Do You Eat Enough Protein?

Official guidelines may be too low

Increase protein at breakfast

Science can be bothersome at times, providing contradictory guidelines for what we eat. The Recommended Dietary Allowance (RDA) for protein is expressed as number of grams of protein eaten per kilogram of body weight per day. For both adult men and adult women, experts proposed the following RDAs for protein over the past decade: 0.8 , 1.2 , 1.0 - 1.2 , and 1.2 – 1.6. The proposed RDA for protein increased by at least 50 percent.

How might greater protein consumption improve your health?

Higher protein intake can reduce age-related muscle mass loss, especially for older people. Recent studies show that older adults need more protein than younger persons. Increasing protein intake likely leads to reduced muscle mass loss with age and reduced risk of frailty and disability later in life.

Reducing carbohydrate intake and increasing either protein or monounsaturated fat can improve the ability of the popular DASH diet to reduce blood pressure and the risk of cardiovascular disease.

A modest increase in dietary protein and a modest increase in low-glycemic index foods can minimize weight regain or promote further weight loss in obese patients following successful weight-loss.

The timing of your daily protein intake may also affect your health.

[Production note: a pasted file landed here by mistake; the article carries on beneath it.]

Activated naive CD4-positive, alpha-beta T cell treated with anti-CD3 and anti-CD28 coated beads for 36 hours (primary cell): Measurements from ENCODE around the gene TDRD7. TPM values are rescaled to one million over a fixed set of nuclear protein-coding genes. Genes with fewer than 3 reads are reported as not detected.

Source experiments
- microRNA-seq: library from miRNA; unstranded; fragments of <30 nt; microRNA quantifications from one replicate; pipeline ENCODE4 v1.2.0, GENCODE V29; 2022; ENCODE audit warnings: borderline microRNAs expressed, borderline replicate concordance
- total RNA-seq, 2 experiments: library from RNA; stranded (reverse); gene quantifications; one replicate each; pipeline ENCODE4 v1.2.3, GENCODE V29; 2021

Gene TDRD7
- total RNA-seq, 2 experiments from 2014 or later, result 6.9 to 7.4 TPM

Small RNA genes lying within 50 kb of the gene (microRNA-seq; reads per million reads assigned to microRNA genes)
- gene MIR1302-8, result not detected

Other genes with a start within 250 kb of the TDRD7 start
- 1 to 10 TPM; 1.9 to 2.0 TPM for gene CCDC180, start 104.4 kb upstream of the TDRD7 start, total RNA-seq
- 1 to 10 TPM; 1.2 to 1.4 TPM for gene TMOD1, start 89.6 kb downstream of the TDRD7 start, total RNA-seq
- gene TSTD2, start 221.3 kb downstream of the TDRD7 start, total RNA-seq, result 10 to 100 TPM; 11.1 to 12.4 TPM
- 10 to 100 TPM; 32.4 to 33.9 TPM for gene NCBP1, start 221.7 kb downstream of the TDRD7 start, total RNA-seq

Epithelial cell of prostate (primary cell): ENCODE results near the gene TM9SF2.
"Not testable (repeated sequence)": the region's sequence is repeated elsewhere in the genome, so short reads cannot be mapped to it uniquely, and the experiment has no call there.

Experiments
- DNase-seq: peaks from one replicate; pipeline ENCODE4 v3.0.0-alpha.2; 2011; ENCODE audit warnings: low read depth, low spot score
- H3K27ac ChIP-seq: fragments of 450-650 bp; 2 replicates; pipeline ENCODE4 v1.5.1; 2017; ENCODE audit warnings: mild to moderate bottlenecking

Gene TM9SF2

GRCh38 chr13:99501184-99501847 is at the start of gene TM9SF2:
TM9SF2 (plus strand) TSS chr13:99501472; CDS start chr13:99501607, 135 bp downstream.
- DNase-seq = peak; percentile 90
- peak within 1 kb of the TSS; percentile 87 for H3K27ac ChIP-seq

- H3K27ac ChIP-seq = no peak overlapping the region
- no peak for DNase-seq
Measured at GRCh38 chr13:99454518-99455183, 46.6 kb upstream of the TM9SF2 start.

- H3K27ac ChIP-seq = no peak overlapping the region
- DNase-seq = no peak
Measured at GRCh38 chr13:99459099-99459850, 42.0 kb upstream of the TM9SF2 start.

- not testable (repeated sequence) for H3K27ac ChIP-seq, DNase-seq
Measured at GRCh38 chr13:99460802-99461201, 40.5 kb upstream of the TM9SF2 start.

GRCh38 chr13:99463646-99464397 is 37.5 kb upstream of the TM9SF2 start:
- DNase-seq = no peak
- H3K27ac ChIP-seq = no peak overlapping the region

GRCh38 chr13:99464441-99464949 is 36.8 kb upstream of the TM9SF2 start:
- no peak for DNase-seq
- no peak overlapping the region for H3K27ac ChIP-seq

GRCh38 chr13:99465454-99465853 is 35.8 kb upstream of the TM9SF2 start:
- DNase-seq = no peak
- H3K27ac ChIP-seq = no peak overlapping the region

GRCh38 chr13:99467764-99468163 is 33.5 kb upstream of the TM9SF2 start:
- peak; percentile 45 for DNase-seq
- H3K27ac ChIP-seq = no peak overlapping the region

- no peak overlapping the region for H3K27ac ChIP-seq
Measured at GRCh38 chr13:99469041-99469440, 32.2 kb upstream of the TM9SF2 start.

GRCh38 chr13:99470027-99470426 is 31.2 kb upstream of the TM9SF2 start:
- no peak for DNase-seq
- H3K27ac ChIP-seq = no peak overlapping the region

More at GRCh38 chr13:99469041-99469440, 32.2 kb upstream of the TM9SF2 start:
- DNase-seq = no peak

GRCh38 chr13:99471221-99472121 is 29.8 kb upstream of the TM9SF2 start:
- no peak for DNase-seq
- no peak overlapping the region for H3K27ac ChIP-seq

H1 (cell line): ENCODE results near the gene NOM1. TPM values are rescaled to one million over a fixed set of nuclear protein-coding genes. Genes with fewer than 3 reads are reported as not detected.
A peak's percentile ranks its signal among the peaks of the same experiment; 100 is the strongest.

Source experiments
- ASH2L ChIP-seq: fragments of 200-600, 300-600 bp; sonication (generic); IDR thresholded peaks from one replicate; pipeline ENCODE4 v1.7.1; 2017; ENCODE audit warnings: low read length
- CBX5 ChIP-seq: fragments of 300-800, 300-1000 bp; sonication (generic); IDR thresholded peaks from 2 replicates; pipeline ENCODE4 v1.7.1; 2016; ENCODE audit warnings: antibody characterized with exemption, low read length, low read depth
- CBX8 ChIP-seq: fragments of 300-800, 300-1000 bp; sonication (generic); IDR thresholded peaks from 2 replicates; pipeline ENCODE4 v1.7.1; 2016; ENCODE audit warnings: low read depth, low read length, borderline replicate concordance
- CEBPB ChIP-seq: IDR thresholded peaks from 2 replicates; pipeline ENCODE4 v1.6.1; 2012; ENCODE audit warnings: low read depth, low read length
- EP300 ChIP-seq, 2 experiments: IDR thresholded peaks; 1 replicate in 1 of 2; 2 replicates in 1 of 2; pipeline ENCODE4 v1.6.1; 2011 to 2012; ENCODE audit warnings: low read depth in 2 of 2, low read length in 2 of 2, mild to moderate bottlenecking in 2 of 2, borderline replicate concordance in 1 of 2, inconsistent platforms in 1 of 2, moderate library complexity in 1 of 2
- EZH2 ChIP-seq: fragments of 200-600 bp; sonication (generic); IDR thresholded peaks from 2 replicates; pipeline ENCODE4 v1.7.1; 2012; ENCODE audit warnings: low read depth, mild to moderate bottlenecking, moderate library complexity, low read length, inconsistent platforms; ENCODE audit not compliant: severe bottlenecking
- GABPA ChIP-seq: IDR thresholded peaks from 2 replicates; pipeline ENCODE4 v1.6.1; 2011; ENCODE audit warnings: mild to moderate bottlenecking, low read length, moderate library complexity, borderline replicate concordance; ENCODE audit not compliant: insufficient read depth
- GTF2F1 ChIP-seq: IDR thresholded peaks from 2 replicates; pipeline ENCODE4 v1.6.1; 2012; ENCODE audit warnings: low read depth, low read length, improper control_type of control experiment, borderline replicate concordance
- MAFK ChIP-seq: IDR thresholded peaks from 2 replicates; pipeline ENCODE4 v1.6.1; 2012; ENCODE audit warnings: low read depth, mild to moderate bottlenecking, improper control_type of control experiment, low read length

A high-protein snack before any high-carbohydrate meal (for example, a high-protein snack in the afternoon prior to dinner) can greatly lower the post-meal blood sugar spike.

A high-protein breakfast can reduce subsequent caloric intake, possibly due to increased feelings of satiety. Thus, increasing the protein content of your diet, especially at breakfast, might help you eat less without any conscious effort to do so.

You might decide to target your protein consumption at the lower end of the more recent suggested range, namely 1.2 grams per kg of body weight per day. Recent evidence suggests that at least this much daily protein consumption is appropriate for older people and athletes, with little downside risk. Such a target would mean eating 65, 82, and 98 grams protein daily for 120, 150, and 180 pound persons, respectively. The next blog post will show how to hit your target.

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